There are plenty of reasons to suggest moving on from the professional team you've played over 90 percent of your career for may be for the best. Stuff happens. Relationships fall apart all the time.
But feeling like the victim of an impartial decision-maker you thought you had a close relationship with is not one of them.
Martin St. Louis, the 38-year old Tampa Bay winger, has requested a trade from the Lightning and with a full no-trade clause, the veteran has full control over where he may end up. St. Louis has made no mistake about the short list of teams he'd accept a trade to. In fact, it's one team long: the New York Rangers.
By now you know that the crux of the issue seems to St. Louis' exclusion from the original Team Canada roster by his hometown general manager Steve Yzerman. After the announcement was made on January 7, St. Louis went on a thunderous offensive tear, scoring 15 points in his next 12 games, including a four-goal night at home against San Jose on January 18.
Many attributed his uptick in production to unadulterated outrage of being left off the team, a way of proving Yzerman's injustices before his very eyes, Three weeks later, on February 6, it was no surprise that St. Louis was ultimately chosen to replace injured teammate Steven Stamkos on Canada's roster. He went on to win a gold medal in Sochi, and all was forgotten, right?
Well, not quite.
St. Louis took it personally, despite Yzerman going to great lengths to explain the pains of narrowing the world's greatest collection of hockey talent to 25 players. He even expressed concern for his relationship with St. Louis, and regretted that it was left potentially as collateral damage:
“I’m hopeful we can get through this and continue,” Yzerman said moments after the selections were announced. “[St. Louis] is a guy who I want to finish his career [in Tampa Bay] and I’m hopeful that somehow we can be fortunate enough to win a Stanley Cup. There’s not much I can say. I can’t apologize. We’ve got to make these decisions."
Remember, this is a team that also did not include the likes of Claude Giroux, Logan Couture, Taylor Hall, James Neal and Joe Thornton. But how dare his pal and general manager leave St. Louis out in the cold? The Lightning veteran wrongly assumed he'd earn a spot and when he didn't, he was disgusted.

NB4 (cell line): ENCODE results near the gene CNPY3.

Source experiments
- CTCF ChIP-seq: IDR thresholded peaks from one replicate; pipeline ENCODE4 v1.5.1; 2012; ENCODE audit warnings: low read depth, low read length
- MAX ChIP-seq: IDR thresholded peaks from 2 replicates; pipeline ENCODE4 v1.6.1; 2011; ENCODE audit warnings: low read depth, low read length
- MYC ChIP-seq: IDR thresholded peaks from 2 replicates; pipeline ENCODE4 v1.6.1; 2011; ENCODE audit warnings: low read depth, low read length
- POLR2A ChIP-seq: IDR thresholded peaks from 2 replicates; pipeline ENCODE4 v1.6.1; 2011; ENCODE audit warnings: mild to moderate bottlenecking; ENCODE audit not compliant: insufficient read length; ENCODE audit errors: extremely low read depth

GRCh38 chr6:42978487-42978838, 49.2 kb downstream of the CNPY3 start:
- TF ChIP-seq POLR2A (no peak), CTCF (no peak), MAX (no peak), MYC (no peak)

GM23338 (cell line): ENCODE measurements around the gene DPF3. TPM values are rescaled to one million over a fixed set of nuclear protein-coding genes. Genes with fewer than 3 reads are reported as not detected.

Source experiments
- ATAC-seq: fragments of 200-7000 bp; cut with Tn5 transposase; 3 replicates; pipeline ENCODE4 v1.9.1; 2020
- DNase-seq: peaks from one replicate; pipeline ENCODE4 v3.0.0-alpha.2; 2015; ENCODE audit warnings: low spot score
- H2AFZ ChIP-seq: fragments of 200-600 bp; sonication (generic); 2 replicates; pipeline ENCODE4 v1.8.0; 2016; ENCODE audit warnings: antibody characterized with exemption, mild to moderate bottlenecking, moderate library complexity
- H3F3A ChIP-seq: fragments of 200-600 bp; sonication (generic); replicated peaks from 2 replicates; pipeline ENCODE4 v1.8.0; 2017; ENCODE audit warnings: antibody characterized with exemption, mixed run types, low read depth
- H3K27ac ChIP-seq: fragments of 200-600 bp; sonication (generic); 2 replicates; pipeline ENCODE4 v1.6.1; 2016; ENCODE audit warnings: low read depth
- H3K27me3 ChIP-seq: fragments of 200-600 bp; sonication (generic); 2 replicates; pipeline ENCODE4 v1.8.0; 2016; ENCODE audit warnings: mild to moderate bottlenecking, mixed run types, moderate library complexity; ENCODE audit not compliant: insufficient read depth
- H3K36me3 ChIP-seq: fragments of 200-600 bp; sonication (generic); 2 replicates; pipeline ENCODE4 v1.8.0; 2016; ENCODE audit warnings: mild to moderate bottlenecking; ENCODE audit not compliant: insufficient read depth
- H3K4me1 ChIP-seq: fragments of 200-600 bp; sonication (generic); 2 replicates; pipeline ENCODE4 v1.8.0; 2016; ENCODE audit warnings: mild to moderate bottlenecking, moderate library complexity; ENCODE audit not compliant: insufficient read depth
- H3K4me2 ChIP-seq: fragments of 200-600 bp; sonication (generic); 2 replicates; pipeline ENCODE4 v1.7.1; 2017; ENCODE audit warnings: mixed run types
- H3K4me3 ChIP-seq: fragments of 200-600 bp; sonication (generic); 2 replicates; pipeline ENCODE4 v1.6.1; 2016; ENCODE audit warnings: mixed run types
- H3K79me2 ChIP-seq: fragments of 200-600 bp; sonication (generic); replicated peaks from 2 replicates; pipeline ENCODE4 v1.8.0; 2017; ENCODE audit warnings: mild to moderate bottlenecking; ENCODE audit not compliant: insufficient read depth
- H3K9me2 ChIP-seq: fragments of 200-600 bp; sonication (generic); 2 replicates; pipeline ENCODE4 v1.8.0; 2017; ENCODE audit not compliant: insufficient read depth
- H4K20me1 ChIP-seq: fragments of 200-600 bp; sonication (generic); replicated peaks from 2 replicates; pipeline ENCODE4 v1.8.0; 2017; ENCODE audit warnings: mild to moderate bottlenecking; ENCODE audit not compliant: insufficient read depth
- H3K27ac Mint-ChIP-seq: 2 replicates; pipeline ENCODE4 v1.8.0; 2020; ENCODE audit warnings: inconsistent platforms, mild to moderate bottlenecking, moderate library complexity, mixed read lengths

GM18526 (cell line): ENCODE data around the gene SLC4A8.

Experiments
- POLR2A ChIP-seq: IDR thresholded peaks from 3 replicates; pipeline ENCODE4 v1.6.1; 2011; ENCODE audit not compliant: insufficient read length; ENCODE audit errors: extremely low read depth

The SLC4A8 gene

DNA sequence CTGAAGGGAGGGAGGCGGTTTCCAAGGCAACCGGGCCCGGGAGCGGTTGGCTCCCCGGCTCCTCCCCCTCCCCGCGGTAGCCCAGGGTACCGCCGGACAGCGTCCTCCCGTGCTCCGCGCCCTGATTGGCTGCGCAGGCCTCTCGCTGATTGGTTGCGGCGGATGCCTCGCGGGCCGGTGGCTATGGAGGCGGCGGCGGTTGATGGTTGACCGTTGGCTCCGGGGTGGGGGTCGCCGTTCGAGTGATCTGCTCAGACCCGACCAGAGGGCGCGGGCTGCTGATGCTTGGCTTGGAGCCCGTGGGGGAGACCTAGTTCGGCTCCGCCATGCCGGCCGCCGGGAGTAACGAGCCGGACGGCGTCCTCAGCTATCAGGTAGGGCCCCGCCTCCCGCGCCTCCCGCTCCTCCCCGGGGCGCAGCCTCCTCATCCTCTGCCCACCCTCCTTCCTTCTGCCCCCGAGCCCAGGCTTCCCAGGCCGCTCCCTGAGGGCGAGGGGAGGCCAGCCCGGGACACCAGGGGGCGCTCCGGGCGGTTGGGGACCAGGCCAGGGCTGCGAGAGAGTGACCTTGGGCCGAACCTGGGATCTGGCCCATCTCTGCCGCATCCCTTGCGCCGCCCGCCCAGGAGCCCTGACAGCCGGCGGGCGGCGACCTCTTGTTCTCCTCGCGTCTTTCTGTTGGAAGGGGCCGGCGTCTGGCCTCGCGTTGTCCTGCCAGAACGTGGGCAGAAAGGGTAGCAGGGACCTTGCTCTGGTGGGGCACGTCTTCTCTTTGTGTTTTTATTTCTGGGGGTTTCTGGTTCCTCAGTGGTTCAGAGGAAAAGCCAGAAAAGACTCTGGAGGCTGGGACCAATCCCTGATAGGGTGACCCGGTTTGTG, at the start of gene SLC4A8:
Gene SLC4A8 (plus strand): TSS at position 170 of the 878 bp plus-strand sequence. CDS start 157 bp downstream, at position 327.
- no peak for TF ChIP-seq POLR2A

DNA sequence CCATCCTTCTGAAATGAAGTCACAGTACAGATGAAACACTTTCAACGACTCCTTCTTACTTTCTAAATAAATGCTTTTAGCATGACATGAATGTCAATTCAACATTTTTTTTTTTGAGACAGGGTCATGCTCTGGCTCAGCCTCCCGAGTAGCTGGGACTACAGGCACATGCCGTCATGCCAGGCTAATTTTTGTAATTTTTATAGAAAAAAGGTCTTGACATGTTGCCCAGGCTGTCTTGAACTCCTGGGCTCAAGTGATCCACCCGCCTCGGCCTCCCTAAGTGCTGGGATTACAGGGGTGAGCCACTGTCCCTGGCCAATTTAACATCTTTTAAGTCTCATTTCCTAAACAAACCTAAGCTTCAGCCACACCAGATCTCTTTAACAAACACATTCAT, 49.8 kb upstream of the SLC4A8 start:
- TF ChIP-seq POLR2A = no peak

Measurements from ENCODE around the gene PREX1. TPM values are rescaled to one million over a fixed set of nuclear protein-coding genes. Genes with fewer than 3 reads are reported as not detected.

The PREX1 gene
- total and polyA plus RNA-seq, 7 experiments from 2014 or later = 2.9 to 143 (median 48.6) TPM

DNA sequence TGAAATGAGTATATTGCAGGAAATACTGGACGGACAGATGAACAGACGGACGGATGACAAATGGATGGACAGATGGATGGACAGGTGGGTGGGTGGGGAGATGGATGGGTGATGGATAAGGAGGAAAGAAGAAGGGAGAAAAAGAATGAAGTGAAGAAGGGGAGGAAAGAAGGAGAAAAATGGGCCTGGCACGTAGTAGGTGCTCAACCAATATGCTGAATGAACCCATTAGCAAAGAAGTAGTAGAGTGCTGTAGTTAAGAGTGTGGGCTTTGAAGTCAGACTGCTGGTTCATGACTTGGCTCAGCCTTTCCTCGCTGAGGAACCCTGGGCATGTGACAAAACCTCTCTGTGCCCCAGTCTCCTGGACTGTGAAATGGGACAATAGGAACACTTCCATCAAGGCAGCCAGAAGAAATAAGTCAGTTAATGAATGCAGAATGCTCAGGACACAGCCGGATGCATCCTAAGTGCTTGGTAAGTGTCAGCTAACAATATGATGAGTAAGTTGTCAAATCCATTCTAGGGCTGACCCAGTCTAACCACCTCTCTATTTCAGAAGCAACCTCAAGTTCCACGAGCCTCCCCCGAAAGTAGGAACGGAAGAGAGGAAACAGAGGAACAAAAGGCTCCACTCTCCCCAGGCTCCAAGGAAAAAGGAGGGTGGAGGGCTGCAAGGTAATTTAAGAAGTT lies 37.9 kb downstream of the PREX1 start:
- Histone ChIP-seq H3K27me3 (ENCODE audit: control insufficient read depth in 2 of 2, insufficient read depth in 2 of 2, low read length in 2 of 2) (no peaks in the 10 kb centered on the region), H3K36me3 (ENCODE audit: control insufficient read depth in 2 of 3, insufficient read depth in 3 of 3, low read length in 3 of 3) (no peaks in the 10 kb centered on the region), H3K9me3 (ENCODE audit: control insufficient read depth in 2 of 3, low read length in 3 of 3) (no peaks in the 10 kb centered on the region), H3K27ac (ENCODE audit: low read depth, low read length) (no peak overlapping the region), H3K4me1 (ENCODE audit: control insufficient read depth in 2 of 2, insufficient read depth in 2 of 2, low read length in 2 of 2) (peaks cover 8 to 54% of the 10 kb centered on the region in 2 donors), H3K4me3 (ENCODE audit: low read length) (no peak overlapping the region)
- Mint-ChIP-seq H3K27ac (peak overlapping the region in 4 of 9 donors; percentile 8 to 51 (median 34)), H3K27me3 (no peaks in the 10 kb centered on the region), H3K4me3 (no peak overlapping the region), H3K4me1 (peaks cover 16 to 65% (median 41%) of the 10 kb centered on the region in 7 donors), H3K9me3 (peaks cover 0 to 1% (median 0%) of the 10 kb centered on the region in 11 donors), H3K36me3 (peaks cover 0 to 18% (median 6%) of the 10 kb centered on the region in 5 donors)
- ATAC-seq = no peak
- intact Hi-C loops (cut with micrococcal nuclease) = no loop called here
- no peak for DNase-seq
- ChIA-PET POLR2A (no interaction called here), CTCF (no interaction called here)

So disgusted, in fact, that he is evidently now willing to trade in the chance to play out the remaining years of his career alongside Steven Stamkos for whoever the Rangers pretend is a number-one center after they buy out Brad Richards this summer. If he has his way, St. Louis will be going from a team in the thick of a divisional race to a team that is hanging on to a playoff spot by a thread, and just sustained an injury to their leading scorer.
As curious as that all sounds, it's all the more pretentious that he narrow his list of acceptable trade partners to one team. It doesn't take a genius to know that New York is completely devoid of any of the high-end talent it would take to acquire a player like St. Louis.
What they can offer is their fearless leader, Ryan Callahan, who is one hell of a shot-blocker, let me tell you. Yzerman has already expressed very little interest in Callahan, despite what Boomer Esiason may cryptically try to tell you. However let us not forget that for all the praise Callahan gets as an excellent defensive forward, it was his blown assignment that led to the only goal of a 1-0 victory for St. Louis and the Canadians over Team USA a week ago. Did I mention Callahan's impending free agency and still hysterically inappropriate asking price? Because there's that too.
With the Rangers having nothing of real value to offer in return, this stinks of a desperate attempt by St. Louis to get Yzerman back for such a grave injustice. Yzerman returns now from one pressure-cooker only to deal with another, being painted into a corner by his eldest star and weighing the affect it will have on his club the rest of the season.
St. Louis got his gold medal, despite averaging just a shade over seven minutes of ice time per game in Sochi. He was even scratched once. In fact, finding a good photo for this column was a struggle because he saw the ice so infrequently. That's how little he played for Team Canada.
An argument could be made that he was a part of the most dominant hockey team of this generation. But instead of appreciating that and celebrating the triumph with his general manager, he is choosing rather to sulk and risk committing career suicide in New York, all while acting that striking a fair deal with the Rangers is a logical thing that could ever actually happen.
Yzerman's a smart guy. He won't let St. Louis walk without getting value for a player of his caliber. After all the dust settles from this episode in self-pity, there's even a chance he'll emerge as the biggest loser of anyone.
Suit yourself, Marty. At least you have that gold medal, right?